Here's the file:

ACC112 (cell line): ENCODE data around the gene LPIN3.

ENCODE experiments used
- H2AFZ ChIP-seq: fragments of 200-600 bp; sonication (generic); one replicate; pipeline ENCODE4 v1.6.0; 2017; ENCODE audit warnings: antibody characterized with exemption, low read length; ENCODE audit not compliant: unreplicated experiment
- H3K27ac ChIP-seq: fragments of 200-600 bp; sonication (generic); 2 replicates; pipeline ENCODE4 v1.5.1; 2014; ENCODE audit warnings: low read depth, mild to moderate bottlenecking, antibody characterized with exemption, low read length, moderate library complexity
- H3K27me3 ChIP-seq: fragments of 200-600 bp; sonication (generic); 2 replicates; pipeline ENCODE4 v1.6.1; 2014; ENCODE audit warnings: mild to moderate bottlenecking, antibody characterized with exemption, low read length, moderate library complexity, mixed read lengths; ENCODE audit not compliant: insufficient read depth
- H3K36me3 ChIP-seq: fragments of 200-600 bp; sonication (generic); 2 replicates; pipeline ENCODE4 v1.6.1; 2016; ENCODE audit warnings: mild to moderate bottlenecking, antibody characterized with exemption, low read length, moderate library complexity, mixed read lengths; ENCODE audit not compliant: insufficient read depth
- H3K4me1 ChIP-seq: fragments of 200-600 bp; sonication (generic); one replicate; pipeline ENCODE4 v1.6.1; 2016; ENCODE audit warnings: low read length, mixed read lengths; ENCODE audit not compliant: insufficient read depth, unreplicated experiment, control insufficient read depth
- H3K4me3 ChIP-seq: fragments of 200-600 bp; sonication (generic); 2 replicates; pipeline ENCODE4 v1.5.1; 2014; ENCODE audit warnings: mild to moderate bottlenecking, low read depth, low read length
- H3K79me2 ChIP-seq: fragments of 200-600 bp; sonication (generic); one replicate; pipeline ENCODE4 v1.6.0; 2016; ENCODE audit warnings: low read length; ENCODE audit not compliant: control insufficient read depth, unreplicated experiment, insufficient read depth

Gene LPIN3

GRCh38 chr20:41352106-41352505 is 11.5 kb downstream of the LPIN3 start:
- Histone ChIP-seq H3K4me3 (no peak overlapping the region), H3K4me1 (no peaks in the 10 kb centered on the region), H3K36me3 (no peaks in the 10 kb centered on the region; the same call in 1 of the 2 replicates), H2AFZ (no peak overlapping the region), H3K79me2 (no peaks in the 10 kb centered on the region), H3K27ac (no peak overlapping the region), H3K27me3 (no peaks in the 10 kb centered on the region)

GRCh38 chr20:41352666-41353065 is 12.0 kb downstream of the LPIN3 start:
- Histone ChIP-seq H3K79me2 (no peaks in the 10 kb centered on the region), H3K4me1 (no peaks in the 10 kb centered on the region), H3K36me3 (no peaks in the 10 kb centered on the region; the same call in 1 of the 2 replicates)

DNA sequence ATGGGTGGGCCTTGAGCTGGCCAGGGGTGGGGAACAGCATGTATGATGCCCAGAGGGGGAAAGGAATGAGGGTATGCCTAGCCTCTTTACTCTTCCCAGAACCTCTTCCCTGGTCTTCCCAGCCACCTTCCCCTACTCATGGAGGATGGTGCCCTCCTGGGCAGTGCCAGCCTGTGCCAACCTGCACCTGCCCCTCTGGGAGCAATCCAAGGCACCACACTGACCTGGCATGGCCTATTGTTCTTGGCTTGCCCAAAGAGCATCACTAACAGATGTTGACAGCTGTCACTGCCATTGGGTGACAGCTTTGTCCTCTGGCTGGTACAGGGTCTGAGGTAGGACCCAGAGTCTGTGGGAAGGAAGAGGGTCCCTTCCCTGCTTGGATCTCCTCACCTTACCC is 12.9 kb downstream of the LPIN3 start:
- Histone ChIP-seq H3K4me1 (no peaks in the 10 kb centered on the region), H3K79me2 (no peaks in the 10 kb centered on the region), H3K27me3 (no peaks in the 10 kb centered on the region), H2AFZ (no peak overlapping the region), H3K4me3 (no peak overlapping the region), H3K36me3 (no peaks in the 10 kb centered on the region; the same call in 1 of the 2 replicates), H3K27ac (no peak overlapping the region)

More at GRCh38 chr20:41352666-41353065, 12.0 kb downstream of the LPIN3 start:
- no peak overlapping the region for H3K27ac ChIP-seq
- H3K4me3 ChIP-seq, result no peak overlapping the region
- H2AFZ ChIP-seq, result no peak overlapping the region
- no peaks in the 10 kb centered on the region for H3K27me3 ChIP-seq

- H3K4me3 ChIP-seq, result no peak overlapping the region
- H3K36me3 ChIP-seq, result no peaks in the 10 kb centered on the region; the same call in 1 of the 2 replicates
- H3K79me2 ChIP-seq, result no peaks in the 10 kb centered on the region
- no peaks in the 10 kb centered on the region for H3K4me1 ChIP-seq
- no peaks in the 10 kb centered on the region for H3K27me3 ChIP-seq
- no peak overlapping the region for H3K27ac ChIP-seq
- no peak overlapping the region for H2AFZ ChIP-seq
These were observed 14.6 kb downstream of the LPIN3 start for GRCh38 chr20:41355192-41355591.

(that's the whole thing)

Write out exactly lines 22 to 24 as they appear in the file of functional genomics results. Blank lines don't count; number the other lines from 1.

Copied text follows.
- H3K4me3 ChIP-seq, result no peak overlapping the region
- H3K36me3 ChIP-seq, result no peaks in the 10 kb centered on the region; the same call in 1 of the 2 replicates
- H3K79me2 ChIP-seq, result no peaks in the 10 kb centered on the region